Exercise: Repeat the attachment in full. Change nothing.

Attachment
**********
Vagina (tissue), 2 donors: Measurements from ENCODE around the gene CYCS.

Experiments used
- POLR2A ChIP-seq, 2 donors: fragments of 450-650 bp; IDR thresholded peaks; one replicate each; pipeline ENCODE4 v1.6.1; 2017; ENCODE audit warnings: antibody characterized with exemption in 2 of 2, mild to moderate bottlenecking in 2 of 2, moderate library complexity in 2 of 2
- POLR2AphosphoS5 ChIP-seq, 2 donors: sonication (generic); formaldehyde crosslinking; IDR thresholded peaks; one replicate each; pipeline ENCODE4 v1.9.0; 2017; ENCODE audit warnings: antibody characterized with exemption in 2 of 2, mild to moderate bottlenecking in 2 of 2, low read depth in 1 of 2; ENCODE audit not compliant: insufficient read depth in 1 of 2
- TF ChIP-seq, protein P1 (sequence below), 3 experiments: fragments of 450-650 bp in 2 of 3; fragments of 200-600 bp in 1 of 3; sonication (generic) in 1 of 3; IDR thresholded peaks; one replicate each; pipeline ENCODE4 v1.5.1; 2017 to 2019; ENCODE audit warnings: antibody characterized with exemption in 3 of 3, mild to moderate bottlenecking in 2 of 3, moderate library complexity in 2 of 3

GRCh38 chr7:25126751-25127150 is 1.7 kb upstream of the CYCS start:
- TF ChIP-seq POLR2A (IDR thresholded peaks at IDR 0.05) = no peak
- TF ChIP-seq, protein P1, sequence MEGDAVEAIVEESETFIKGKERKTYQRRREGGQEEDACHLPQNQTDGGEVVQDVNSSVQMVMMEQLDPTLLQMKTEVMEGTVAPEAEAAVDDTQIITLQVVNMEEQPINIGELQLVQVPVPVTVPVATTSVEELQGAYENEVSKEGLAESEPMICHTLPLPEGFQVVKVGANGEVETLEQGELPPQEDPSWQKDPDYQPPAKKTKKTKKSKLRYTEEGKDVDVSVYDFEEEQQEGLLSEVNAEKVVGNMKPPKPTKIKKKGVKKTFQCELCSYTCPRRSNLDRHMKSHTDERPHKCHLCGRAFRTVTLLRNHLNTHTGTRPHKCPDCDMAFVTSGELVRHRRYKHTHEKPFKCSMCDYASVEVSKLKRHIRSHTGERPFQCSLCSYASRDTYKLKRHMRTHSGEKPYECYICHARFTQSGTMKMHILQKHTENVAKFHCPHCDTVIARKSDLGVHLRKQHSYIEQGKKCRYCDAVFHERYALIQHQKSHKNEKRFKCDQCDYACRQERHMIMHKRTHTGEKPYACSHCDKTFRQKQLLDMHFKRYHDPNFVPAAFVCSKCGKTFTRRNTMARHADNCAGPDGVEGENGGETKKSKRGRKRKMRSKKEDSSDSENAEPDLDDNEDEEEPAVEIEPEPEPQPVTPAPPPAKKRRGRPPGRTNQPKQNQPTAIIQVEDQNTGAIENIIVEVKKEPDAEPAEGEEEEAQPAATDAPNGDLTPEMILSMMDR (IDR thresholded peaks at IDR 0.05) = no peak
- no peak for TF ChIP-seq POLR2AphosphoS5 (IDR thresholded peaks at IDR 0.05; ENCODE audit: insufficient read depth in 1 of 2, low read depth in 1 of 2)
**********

Vagina (tissue), 2 donors: Measurements from ENCODE around the gene CYCS.

Experiments used
- POLR2A ChIP-seq, 2 donors: fragments of 450-650 bp; IDR thresholded peaks; one replicate each; pipeline ENCODE4 v1.6.1; 2017; ENCODE audit warnings: antibody characterized with exemption in 2 of 2, mild to moderate bottlenecking in 2 of 2, moderate library complexity in 2 of 2
- POLR2AphosphoS5 ChIP-seq, 2 donors: sonication (generic); formaldehyde crosslinking; IDR thresholded peaks; one replicate each; pipeline ENCODE4 v1.9.0; 2017; ENCODE audit warnings: antibody characterized with exemption in 2 of 2, mild to moderate bottlenecking in 2 of 2, low read depth in 1 of 2; ENCODE audit not compliant: insufficient read depth in 1 of 2
- TF ChIP-seq, protein P1 (sequence below), 3 experiments: fragments of 450-650 bp in 2 of 3; fragments of 200-600 bp in 1 of 3; sonication (generic) in 1 of 3; IDR thresholded peaks; one replicate each; pipeline ENCODE4 v1.5.1; 2017 to 2019; ENCODE audit warnings: antibody characterized with exemption in 3 of 3, mild to moderate bottlenecking in 2 of 3, moderate library complexity in 2 of 3

GRCh38 chr7:25126751-25127150 is 1.7 kb upstream of the CYCS start:
- TF ChIP-seq POLR2A (IDR thresholded peaks at IDR 0.05) = no peak
- TF ChIP-seq, protein P1, sequence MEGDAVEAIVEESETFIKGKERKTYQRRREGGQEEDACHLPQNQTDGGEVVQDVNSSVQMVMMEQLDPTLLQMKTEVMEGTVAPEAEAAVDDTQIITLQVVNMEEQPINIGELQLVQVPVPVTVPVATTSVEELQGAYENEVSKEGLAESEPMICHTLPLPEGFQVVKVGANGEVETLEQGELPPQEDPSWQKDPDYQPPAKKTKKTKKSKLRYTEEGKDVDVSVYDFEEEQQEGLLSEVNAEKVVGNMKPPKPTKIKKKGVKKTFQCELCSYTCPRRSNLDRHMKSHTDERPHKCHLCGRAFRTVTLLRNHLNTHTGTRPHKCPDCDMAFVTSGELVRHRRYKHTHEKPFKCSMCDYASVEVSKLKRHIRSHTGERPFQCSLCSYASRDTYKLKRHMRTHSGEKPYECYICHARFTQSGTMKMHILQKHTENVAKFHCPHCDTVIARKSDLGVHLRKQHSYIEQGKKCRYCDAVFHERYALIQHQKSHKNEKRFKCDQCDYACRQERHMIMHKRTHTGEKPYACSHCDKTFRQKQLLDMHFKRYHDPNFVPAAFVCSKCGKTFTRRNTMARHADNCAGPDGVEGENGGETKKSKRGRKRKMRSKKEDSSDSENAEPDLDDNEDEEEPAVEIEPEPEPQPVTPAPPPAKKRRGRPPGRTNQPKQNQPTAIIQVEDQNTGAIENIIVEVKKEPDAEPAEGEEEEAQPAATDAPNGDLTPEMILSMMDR (IDR thresholded peaks at IDR 0.05) = no peak
- no peak for TF ChIP-seq POLR2AphosphoS5 (IDR thresholded peaks at IDR 0.05; ENCODE audit: insufficient read depth in 1 of 2, low read depth in 1 of 2)